Please read Matthew 1 & 2, as well as, Luke 1 & 2, for a Scriptural understanding of this amazing woman!
As evangelicals, I think we sometimes tend to shy away from discussing Mary. For fear of being accused of an incorrect theology, we avoid any conversation about her whatsoever. To this, I say we do her a great disservice. There is much we can learn from our Savior’s mother.
The question I have asked myself over and again is this: what was it God the Father saw in this young woman to cause him to choose her over any other young girl? In an attempt to find an answer, I have scoured the Scriptures that talk of her, and have come up with this one thought: Mary exhibited a healthy heart. I don’t know too many who give us a straight forward glimpse of what this looks like, yet I believe Mary does. I know what unhealthy looks like. That would be mine. My heart is often me-focused. I react to people and life circumstances foolishly. My pride often steps in the way. My discontent with what I have, and my desire to gain more, crowds out gratitude and generosity. Not true with Mary. As I’ve reflected on her heart, I’ve listed eight traits that God reveals to us about her character from the Word. That’s too many to list in a one-page devotional, so we’ll place her under our microscope this week and next. Then we’ll take a break over the Christmas holiday.
Pursues God – I know this, because I believe Mary full understood what it meant to live a “with-God” life. The Lord had specifically said in reference to the coming Messiah that a virgin would give birth to a son, and he would be called “Immanuel” – which means God with us (Matt 1:23). Mary was raised on passages like Josh 1:9, “Be strong and courageous, for the Lord your God will be with you wherever you go;” or Isaiah 41:10, “So do not fear for I am with you...,” and Is 43:1-2, “Fear not...when you pass through the waters, I will be with you.” So, when the angel reminded her to “Fear not,” Mary was reminded that the God she pursued was always with her. Like her ancestor David, before her, Mary had inherited a heart that chased after God.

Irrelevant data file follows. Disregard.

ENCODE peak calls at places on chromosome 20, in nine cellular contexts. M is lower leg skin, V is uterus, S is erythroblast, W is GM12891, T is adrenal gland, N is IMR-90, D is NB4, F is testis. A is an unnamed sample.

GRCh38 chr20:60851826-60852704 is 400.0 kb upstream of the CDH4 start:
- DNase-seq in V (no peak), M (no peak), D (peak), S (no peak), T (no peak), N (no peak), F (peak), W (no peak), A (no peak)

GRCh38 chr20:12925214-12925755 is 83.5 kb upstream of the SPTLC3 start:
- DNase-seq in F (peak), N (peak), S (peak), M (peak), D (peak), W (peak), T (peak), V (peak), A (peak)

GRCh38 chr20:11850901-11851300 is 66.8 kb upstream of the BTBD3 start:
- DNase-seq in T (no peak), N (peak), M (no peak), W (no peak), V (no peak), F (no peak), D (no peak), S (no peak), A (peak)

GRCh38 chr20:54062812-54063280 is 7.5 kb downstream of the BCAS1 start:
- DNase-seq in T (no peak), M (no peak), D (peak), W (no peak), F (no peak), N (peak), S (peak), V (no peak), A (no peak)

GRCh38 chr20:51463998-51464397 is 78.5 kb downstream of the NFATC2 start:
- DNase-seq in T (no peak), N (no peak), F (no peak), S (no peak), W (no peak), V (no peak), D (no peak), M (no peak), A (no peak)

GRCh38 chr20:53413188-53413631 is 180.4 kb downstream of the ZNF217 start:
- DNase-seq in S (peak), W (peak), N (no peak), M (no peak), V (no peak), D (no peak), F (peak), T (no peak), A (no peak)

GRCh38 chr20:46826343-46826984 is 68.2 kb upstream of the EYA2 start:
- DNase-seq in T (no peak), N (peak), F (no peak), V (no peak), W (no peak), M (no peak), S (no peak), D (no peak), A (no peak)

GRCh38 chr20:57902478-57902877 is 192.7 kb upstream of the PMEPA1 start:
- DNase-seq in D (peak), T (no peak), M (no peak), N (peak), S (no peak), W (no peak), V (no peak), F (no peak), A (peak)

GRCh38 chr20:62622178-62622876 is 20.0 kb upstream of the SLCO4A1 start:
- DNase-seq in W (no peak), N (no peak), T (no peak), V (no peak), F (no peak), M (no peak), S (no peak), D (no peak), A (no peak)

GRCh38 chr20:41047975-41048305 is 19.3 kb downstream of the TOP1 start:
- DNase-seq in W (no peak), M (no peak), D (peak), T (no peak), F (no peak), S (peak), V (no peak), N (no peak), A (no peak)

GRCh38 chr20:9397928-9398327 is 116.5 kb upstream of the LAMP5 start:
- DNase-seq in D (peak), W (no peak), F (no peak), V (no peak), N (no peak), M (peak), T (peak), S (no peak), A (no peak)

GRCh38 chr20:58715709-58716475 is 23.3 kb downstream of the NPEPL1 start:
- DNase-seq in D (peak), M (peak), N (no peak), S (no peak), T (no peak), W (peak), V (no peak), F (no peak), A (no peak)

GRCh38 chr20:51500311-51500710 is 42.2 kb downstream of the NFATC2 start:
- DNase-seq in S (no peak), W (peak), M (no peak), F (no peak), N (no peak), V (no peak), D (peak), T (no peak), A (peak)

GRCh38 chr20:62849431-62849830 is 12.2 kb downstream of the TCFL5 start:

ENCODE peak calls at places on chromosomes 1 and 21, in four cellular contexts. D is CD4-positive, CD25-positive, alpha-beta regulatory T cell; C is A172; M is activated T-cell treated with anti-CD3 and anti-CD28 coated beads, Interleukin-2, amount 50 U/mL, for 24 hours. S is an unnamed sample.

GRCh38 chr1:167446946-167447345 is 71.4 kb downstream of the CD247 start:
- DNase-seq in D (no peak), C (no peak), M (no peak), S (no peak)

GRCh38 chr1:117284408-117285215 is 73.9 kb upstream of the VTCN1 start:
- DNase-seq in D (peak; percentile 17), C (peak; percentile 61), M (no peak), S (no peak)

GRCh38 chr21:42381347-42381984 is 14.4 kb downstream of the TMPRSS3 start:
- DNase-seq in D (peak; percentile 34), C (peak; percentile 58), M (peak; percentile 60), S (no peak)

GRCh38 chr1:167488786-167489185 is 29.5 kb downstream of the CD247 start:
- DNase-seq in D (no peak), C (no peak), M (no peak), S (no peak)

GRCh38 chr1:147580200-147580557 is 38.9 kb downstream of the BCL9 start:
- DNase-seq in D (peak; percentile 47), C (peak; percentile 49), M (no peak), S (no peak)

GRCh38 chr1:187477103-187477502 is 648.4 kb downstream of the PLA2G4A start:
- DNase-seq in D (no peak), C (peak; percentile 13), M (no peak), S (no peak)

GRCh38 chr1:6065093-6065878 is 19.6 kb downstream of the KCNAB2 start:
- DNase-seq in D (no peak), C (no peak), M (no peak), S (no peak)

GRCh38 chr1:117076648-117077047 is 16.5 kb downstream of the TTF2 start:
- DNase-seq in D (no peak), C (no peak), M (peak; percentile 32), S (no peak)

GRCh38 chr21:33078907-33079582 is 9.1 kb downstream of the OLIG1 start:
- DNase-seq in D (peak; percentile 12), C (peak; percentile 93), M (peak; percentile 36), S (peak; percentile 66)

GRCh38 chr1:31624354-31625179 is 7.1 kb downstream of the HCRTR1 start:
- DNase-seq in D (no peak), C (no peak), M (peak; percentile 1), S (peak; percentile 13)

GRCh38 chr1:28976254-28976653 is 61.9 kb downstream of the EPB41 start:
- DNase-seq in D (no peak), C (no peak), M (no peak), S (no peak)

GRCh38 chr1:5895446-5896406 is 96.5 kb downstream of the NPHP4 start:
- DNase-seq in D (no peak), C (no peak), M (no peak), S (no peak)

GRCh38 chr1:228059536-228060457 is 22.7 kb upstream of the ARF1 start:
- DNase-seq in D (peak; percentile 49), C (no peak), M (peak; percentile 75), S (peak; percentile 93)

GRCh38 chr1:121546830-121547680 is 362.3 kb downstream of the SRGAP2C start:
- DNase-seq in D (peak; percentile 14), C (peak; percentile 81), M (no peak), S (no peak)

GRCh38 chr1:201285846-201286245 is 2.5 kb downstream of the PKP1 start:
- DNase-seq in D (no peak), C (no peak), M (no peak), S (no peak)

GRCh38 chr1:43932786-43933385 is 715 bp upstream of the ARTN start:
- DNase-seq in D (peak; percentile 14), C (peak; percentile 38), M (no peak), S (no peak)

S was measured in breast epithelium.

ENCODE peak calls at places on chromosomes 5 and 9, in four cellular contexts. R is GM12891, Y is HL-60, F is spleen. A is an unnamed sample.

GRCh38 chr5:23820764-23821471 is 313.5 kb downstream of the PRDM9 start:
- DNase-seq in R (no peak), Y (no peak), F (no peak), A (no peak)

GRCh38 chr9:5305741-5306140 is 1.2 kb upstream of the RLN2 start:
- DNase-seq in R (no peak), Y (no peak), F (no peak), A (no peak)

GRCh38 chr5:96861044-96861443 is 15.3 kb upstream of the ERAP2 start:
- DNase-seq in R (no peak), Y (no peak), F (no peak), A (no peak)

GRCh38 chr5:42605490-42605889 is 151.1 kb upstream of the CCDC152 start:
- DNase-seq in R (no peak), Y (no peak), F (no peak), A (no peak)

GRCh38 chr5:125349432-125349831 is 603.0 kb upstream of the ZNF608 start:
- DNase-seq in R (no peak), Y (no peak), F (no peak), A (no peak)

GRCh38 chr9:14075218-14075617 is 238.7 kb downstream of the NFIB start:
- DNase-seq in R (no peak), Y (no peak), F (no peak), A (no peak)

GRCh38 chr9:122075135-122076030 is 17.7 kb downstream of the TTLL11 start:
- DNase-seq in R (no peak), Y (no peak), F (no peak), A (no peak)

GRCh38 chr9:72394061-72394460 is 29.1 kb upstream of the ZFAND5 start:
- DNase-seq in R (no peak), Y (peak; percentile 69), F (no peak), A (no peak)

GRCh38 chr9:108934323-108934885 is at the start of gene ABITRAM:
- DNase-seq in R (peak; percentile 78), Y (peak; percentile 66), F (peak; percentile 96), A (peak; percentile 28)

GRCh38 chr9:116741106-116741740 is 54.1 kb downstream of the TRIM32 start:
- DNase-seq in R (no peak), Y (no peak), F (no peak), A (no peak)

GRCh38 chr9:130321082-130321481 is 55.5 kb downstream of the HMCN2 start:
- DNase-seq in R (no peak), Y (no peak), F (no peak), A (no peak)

(is) Pure – Several times in Luke’s account, as well as in the Isaiah account, it is made clear that Mary was a virgin. The Greek word (parthenos) not only means one who had not had sexual intercourse, but it meant one who was chaste, pure in thought and life. Proverbs 4:23-27 admonishes, “Above all else, guard your heart, for it is the wellspring of life (meaning, it affects everything you do!). Put away perversity from your mouth; keep corrupt talk far from your lips. Let your eyes look straight ahead, fix your gaze directly in front of you. Make level paths for your feet and take only ways that are firm. Do not swerve to the right or the left; keep your foot from evil.”
(gives God) Permission as she develops Perspective – While Mary, like any of us, was at first troubled at the words of the angel, and questioned how what he told about her could even be, she processed it all rather quickly – this “thing” that happened to her was what it was...and God would be with her! In spite of what she knew people might say, and do, her response still amazes me, “I am the Lord’s servant. May it be to me as you have said.” Even Elizabeth’s response to Mary upon seeing her, spoke of the submissive heart Mary acquired when she said, “Blessed is she who has believed that what the Lord has said to her will be accomplished.” Still not convinced? Mary’s response to Elizabeth was nothing short of amazing, “My soul boasts in the Lord and my spirit rejoices in God my Savior, for he has been mindful of the humble state of his servant.”
(is) Peaceful – While we don’t read this specifically in the Scriptures, we can know this to be true about Mary. The fact that Mary lived a With-God life, pursuing him with her entire being, granting him permission to “do as he would” with her life, rejoicing in his will, always results in the “peace of God which passes all understanding.”
As we enter into the Christmas season, may we learn to gain a Mary-heart...a healthy heart that seeks fervently, gives freely, suffers patiently, and submits reverently.